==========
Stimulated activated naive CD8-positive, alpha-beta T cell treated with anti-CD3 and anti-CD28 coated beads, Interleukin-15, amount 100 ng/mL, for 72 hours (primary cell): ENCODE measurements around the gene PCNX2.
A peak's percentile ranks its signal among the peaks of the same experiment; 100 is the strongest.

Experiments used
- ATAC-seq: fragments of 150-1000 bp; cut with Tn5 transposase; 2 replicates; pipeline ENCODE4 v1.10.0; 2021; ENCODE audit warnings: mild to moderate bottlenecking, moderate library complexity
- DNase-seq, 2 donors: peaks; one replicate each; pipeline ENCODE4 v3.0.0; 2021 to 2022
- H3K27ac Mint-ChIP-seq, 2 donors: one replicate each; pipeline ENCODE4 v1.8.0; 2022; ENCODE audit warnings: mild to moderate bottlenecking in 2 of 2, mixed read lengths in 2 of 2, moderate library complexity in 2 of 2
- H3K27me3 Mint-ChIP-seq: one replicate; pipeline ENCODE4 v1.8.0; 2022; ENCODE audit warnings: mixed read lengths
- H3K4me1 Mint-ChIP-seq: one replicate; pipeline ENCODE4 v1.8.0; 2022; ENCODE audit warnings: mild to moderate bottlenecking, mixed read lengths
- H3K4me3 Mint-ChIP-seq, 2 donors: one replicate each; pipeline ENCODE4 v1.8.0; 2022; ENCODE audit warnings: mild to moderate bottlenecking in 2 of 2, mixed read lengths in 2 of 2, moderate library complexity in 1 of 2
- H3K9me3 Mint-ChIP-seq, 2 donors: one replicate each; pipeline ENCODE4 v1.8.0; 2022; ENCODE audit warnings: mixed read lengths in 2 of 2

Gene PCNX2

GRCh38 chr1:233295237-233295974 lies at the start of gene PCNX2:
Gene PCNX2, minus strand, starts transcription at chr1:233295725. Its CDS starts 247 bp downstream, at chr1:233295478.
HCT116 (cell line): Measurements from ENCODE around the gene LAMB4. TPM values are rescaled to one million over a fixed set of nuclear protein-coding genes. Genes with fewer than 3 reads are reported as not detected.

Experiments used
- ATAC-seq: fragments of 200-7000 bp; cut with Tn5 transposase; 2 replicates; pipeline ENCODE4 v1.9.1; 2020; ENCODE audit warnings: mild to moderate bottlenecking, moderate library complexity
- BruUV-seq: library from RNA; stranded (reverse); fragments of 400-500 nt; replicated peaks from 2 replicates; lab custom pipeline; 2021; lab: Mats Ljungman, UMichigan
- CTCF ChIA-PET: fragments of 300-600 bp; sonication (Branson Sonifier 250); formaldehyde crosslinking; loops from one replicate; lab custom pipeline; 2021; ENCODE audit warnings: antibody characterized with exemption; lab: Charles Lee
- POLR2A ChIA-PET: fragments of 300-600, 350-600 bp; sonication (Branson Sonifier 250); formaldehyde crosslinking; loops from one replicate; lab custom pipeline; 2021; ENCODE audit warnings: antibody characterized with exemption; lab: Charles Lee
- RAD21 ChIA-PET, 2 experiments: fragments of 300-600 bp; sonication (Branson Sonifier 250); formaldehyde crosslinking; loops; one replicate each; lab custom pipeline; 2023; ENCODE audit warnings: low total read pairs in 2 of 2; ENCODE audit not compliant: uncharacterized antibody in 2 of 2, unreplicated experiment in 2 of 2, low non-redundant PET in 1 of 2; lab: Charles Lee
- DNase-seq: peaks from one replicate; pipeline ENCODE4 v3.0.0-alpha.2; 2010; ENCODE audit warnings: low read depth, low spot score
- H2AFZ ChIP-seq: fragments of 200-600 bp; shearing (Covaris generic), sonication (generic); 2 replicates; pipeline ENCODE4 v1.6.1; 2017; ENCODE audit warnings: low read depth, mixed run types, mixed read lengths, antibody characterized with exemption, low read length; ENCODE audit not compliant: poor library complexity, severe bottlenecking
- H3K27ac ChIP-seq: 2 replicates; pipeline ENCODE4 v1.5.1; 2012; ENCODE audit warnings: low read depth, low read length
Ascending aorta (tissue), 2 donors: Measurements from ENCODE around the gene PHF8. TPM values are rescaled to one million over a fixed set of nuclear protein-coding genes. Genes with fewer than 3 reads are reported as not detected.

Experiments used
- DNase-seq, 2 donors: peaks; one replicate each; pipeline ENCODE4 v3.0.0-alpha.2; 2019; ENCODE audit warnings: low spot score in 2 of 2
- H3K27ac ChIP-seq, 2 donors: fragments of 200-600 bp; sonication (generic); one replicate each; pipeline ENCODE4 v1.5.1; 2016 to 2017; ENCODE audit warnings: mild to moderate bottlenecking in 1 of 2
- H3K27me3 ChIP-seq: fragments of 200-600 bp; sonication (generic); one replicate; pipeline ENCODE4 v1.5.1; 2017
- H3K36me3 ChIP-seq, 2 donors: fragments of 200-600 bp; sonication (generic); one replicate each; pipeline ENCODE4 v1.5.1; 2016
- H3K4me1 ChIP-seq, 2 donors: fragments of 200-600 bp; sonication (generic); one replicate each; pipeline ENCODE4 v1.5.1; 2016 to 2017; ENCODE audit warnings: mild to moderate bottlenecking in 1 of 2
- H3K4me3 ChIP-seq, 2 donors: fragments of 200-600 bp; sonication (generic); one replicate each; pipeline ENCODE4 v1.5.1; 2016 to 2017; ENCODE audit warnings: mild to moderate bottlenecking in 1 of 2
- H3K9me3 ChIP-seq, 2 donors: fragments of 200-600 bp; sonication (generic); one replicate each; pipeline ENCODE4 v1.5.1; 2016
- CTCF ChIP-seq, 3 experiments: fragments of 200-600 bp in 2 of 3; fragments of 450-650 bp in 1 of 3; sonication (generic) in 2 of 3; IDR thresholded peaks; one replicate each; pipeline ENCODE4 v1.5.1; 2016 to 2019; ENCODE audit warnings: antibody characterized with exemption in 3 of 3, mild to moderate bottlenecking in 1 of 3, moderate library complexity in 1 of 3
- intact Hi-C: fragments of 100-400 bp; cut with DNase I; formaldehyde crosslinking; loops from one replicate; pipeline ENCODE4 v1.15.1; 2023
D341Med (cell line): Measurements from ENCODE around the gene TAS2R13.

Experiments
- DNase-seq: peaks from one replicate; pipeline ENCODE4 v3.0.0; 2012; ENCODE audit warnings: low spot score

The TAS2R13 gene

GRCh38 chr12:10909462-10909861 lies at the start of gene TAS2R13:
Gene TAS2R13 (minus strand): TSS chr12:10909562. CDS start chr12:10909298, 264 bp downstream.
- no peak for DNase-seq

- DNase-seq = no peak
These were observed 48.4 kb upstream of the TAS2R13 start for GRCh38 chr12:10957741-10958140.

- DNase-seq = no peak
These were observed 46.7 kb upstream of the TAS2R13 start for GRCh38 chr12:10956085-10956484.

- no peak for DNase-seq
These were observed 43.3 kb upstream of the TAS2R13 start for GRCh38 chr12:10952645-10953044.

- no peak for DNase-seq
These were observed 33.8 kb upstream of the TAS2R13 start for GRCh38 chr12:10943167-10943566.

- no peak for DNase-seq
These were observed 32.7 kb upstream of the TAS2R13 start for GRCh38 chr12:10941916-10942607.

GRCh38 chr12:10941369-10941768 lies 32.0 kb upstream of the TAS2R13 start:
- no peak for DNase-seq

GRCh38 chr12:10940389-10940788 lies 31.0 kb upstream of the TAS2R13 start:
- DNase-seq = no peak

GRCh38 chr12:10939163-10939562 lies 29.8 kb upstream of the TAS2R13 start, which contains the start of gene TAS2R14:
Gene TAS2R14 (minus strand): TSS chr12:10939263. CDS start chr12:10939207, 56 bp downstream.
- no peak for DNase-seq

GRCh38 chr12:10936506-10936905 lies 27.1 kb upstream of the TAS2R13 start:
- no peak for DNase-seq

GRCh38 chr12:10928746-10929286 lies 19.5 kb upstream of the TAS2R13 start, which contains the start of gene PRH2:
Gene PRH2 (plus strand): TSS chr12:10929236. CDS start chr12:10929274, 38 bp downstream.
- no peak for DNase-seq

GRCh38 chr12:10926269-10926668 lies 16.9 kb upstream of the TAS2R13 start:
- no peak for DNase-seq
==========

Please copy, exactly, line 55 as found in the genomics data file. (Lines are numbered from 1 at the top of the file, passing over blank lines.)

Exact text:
- DNase-seq = no peak